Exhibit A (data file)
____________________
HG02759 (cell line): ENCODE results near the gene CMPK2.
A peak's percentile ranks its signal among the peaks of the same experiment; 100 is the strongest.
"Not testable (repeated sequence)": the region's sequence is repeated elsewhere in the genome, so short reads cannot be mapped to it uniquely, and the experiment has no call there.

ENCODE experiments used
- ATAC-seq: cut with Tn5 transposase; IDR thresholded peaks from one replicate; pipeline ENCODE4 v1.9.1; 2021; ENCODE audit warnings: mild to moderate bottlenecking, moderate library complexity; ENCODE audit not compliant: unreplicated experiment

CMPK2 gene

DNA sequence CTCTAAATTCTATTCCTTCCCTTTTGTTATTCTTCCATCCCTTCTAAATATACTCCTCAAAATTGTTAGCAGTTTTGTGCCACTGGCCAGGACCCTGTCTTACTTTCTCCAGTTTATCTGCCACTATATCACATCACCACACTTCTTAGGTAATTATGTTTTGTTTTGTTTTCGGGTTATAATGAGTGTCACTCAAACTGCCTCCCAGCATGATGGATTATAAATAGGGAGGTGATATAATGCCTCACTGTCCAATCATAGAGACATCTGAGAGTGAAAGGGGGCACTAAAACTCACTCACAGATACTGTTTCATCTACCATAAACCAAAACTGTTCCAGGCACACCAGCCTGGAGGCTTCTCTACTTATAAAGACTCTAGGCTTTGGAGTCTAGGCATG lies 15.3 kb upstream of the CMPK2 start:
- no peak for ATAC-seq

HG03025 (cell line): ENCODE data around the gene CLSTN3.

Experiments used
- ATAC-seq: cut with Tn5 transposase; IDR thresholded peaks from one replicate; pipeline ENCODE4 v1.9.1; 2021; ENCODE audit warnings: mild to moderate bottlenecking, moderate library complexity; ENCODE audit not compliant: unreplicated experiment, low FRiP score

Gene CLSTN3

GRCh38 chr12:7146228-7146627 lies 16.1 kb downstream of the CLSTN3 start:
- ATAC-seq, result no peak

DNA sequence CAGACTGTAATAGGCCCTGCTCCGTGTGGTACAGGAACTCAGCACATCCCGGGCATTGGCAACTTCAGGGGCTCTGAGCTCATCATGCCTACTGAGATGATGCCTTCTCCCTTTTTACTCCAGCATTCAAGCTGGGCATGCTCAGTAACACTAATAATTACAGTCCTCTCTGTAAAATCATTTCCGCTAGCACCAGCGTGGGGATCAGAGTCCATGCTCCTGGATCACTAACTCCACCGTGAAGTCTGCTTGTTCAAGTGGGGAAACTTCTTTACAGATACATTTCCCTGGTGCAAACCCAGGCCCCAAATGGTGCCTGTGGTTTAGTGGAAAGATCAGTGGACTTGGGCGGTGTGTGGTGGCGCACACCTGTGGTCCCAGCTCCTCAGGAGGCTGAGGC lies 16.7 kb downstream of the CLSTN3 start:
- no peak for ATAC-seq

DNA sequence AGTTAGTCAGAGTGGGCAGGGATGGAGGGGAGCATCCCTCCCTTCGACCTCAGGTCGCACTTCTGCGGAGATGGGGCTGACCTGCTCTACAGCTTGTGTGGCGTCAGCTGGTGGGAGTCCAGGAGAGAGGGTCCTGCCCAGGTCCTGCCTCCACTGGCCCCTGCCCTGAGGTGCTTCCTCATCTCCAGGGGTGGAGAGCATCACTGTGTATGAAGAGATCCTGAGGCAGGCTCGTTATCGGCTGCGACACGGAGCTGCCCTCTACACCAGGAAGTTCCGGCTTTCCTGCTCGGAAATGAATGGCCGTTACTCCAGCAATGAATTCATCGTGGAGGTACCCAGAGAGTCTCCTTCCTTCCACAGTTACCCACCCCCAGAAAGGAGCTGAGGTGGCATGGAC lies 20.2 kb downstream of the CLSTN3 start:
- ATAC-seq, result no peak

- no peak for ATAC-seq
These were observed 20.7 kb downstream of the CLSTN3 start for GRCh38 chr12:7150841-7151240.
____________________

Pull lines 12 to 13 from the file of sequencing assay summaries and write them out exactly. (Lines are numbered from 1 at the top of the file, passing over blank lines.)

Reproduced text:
Gene CLSTN3

GRCh38 chr12:7146228-7146627 lies 16.1 kb downstream of the CLSTN3 start: